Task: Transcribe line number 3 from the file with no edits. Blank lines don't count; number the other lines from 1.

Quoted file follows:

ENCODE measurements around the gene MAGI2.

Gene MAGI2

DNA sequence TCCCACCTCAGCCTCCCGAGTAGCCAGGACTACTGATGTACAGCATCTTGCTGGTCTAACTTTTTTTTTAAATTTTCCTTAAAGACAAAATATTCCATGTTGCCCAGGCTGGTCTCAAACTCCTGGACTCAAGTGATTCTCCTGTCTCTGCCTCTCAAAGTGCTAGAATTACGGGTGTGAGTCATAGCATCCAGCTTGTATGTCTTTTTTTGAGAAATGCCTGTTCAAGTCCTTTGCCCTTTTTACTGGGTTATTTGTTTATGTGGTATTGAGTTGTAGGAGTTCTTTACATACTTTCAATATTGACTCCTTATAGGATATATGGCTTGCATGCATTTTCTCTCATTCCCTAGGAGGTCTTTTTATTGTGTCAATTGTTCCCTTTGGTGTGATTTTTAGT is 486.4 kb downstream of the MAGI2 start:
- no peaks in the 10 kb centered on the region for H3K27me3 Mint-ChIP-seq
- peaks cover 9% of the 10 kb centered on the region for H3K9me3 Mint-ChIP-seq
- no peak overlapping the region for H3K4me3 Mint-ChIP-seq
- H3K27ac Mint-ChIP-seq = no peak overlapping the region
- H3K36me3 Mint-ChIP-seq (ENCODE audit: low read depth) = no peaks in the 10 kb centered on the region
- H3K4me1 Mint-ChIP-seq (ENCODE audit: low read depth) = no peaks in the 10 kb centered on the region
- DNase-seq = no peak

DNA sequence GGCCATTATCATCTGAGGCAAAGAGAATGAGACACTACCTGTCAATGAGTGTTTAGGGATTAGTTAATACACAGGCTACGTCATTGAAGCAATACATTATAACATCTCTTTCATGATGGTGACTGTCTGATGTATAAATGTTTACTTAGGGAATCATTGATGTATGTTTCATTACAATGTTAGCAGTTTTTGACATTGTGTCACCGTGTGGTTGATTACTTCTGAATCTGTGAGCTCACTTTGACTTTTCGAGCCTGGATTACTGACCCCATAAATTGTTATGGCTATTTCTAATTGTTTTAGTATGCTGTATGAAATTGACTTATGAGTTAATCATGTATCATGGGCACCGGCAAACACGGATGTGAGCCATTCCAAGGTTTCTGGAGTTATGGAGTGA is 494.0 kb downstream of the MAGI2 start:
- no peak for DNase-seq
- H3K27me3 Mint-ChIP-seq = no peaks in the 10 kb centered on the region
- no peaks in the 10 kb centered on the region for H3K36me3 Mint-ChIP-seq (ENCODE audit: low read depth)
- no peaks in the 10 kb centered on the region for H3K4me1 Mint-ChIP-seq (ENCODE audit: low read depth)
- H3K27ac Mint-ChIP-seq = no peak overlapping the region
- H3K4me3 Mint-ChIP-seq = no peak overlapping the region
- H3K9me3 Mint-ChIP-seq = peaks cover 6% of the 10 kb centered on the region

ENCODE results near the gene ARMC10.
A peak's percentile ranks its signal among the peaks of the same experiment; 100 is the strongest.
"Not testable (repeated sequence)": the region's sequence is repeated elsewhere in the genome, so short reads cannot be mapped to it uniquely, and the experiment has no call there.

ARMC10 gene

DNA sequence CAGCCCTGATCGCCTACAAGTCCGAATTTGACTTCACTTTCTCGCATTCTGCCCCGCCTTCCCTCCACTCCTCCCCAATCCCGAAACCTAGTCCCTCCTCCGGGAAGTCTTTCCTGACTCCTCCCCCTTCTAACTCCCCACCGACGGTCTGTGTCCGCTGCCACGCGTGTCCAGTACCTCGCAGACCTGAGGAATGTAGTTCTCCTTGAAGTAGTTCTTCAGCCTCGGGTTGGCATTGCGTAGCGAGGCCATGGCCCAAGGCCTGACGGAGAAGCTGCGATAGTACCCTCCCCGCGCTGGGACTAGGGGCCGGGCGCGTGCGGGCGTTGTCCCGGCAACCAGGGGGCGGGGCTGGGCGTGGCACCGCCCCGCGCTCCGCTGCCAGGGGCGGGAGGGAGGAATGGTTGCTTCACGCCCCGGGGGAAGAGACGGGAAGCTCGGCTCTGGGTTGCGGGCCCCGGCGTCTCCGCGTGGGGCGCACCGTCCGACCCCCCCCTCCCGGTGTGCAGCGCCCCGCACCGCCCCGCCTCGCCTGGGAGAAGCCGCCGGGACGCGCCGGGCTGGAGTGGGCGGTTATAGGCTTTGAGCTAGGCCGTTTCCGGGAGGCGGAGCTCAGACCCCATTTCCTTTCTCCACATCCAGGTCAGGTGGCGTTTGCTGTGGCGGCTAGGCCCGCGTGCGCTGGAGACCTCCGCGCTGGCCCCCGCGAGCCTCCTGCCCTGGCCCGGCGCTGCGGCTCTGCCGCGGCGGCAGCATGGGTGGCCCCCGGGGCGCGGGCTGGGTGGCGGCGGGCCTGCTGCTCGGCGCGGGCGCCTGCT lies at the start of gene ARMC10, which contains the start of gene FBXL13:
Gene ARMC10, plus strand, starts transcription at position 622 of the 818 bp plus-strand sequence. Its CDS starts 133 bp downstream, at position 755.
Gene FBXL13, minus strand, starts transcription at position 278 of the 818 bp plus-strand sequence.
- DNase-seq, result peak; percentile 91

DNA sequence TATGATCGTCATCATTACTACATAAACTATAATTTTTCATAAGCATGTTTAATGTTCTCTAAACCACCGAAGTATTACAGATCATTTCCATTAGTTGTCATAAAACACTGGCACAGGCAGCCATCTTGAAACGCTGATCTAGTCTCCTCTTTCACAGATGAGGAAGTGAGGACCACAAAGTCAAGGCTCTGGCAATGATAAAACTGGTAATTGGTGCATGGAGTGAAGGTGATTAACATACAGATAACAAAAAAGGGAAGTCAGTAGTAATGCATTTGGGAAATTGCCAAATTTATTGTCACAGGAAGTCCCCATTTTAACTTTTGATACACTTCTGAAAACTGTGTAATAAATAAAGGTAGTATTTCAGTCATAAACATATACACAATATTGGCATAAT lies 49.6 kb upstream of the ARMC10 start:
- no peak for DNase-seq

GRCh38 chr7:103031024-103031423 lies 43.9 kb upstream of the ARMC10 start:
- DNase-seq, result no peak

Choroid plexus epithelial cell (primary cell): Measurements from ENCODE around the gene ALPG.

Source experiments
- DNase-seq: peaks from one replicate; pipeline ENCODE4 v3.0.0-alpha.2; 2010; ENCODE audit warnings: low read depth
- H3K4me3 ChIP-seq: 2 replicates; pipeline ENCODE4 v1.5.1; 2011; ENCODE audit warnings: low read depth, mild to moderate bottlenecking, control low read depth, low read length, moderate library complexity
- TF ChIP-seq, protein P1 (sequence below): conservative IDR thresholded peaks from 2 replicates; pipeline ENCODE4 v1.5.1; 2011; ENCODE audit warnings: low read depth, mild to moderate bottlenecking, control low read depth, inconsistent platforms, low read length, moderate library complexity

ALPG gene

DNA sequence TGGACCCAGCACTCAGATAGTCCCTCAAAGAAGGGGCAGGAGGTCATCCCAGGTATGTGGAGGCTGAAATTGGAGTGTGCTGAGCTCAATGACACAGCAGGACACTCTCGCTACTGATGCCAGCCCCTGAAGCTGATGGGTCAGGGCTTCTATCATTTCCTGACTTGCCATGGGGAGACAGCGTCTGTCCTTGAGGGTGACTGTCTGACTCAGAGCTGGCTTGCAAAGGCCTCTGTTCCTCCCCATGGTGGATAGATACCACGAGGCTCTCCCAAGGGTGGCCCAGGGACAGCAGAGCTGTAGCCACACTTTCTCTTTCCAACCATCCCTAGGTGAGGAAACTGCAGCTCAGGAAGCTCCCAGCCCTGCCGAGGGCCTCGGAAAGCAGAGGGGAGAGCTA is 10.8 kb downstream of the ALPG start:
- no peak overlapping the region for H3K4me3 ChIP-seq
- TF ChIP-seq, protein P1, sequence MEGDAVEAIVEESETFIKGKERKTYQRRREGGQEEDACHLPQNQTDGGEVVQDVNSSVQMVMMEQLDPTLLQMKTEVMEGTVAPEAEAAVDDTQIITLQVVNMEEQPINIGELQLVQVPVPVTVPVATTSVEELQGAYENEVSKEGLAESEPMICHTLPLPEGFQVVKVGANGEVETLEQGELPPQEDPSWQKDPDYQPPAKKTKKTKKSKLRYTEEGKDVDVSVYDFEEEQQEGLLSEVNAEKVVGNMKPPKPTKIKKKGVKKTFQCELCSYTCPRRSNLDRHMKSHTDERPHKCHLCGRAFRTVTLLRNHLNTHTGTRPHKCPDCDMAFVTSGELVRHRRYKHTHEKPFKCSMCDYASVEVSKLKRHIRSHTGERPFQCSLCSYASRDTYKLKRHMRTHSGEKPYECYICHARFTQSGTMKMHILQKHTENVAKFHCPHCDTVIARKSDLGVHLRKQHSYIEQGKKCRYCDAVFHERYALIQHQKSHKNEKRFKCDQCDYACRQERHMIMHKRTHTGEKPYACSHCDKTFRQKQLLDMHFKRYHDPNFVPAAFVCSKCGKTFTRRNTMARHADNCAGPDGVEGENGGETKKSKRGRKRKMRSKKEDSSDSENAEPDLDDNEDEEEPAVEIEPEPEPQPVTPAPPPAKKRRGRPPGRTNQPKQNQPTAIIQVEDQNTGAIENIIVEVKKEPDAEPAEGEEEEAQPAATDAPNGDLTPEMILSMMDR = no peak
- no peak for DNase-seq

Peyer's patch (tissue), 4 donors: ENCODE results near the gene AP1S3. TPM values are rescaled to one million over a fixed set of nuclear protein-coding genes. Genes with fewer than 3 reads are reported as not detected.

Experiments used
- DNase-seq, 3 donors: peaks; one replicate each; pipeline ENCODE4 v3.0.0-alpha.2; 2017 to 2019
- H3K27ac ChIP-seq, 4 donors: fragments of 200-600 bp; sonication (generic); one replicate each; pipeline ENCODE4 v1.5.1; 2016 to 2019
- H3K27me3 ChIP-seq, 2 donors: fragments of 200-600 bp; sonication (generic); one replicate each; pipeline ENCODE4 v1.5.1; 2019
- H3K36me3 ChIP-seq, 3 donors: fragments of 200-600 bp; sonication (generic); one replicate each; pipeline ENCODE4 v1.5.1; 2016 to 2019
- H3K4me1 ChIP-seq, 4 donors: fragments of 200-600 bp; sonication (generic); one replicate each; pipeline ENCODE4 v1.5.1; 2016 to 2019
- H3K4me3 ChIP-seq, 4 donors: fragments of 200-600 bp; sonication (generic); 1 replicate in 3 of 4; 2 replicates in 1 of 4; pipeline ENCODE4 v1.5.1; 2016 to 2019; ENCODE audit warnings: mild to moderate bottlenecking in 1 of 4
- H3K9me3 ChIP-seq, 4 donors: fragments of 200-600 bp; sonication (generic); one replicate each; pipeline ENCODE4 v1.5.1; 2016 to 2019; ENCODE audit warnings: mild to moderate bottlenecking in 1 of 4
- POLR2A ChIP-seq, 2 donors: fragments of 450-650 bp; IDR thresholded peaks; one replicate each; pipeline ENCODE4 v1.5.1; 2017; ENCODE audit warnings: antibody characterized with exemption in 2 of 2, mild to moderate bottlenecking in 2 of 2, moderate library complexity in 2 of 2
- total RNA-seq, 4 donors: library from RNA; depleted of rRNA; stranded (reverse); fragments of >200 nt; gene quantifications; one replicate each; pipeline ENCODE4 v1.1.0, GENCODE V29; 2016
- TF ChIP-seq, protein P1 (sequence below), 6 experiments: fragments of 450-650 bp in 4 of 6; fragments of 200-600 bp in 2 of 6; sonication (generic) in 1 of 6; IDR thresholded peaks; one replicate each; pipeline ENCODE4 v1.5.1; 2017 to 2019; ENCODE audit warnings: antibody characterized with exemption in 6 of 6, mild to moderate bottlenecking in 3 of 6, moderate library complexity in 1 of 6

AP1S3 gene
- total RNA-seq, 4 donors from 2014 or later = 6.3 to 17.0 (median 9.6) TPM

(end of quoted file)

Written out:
DNA sequence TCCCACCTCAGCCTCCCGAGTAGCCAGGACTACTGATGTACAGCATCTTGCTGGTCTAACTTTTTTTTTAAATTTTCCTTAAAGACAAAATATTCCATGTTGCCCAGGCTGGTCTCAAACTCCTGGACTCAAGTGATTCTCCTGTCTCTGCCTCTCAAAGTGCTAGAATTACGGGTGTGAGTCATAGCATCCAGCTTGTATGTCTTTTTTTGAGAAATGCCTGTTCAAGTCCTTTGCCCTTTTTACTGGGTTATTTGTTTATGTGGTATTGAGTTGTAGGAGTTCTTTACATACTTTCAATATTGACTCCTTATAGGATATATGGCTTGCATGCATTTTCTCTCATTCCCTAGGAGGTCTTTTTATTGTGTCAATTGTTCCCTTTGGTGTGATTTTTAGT is 486.4 kb downstream of the MAGI2 start: